Many of our past workshops provide resources referenced or used in the session. If you would like us to customize one of these workshops for a specific department or other group, please contact Eric French at firstname.lastname@example.org.
This workshop will give instructors examples of different approaches for implementing co-creation within their classrooms to highlight the variety of ways that students can generate knowledge within a course. It will also include a hands-on activity to help instructors develop a specific co-creation activity for their courses.
This series of sessions began on March 29, 2021, and taught participants how to establish and manage an undergraduate teaching assistant program to support the needs of their course or program.
In this session, conducted on April 14 2021, participants learned what a growth mindset is, how to convey a growth mindset to students, the impact one's own mindset has on students, and the various ways course materials and interactions can encourage students to adopt a growth mindset.
Presented in January 2021, this workshop began by presenting data collected from the students that visited CAST this fall to help faculty and staff better understand the challenges that students were facing. The instructional designers then offered practical solutions for faculty to help better mitigate those challenges.
Students are reporting that one of their biggest challenges this semester is dealing with the cognitive load required just to navigate their widely varying courses. While individual instructors can’t do much about all of this variation, they can work hard to ensure their own courses are as intuitive and easy to navigate as possible.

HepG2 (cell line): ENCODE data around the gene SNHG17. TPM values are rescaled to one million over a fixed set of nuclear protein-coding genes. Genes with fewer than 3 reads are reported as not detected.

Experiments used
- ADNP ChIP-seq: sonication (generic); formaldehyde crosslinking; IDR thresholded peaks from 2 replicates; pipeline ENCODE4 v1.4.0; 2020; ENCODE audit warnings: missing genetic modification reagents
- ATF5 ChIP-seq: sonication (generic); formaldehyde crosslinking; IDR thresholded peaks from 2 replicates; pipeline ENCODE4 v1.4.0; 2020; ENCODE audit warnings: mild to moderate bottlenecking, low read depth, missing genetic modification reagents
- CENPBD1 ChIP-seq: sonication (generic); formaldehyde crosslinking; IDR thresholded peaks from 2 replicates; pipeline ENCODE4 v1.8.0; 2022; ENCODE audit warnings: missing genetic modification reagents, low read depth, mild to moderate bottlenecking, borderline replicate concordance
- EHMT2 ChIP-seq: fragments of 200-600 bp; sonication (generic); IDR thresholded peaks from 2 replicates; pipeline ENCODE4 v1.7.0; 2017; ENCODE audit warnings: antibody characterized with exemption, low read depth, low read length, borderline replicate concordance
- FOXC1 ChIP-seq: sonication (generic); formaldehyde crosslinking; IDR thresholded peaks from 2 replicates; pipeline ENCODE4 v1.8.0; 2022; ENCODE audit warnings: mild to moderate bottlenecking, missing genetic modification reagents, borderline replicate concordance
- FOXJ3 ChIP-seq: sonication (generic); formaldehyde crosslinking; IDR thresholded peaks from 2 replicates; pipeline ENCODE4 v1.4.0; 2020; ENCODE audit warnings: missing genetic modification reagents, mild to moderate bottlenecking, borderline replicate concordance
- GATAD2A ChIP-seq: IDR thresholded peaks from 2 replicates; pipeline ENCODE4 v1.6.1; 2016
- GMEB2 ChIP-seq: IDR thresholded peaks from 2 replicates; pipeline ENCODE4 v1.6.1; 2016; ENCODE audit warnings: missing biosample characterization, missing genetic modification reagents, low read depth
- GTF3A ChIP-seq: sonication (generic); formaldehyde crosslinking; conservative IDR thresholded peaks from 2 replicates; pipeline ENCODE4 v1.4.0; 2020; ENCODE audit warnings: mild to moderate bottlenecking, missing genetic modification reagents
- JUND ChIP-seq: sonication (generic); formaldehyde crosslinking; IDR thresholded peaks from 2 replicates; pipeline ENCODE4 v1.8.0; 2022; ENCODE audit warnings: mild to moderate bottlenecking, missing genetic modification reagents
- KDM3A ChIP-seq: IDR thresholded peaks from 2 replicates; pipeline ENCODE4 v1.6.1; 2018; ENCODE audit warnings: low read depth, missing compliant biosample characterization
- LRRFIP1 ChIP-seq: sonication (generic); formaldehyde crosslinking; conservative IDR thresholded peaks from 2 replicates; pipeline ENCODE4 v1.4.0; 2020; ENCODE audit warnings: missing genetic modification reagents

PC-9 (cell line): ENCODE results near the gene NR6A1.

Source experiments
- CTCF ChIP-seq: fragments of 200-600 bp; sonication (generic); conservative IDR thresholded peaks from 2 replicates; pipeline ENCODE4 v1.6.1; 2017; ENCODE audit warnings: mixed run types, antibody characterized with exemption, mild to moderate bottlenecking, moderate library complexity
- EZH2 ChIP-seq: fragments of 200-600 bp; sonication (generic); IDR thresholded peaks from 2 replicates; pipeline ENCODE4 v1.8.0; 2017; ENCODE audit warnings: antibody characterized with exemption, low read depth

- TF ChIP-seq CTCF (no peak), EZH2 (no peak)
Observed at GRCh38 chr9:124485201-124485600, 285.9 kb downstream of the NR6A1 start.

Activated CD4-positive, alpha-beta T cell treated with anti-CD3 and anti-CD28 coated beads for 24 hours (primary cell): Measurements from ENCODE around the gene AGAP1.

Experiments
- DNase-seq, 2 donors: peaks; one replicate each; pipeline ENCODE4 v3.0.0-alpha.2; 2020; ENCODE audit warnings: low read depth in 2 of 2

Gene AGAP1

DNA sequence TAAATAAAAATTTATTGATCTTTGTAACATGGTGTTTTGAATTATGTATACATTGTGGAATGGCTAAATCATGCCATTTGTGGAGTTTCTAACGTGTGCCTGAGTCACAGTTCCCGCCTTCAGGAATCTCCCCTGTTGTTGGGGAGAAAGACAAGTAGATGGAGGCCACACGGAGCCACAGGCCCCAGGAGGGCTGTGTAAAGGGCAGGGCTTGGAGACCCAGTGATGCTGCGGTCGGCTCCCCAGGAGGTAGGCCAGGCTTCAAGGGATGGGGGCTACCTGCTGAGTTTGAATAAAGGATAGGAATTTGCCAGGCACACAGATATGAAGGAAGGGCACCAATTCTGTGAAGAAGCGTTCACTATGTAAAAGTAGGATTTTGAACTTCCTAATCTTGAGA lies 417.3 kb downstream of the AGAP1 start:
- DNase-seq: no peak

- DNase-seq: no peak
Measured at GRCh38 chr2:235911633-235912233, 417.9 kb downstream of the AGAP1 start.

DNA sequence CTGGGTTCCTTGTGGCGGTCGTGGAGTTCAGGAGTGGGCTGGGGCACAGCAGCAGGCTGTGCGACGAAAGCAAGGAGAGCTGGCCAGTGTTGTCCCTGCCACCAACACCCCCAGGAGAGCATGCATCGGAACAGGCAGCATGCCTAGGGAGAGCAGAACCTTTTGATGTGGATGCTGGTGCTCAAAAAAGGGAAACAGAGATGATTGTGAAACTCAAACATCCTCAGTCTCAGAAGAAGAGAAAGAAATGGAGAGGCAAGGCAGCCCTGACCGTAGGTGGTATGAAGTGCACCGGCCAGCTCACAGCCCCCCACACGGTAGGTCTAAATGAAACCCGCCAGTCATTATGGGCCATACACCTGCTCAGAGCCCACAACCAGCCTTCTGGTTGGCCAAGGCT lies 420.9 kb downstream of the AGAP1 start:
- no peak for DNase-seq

Learn about the Sheldon Museum of Art and how you can incorporate art and/or the museum to further your teaching goals. Sheldon staff will discuss the museum’s collection, exhibitions, and other resources, as well as ways we have collaborated with faculty to design learning experiences tailored to their curricular needs.
This workshop focuses on the attributes, logistics, and effective use of formative student surveys. Participants will learn how to create effective and useful surveys in Canvas and will be given time to work on building their own formative surveys while receiving help from instructional designers.
We will discuss different approaches that can be taken using technology presently available at UNL, including exam randomization techniques, dividing exams into smaller pieces and synchronizing their delivery, and implementing lock-down browsers.
This workshop, conducted on July 31, focused on making optimal use of the tools available to decrease time spent on grading. This included developing useful rubrics, keeping a list of frequent comments, and using audio comments, and other practical tips.
Conducted July 30, this interactive workshop identified which aspects of a course are best delivered online versus in the classroom. Additionally, it covered the considerations for balancing synchronous versus asynchronous interactions when determining how often to meet with your class.
Conducted July 29, this interactive workshop provided strategies for promoting an engaging instructor presence and maintaining student interest without being physically present in the classroom. The workshop also involved the presentation of best-practices as well as discussions on different topics.
Conducted July 28, this roundtable discussion invited instructors to interact with the leaders of several different centers across the university that support students directly to discuss their missions and how they work to help students.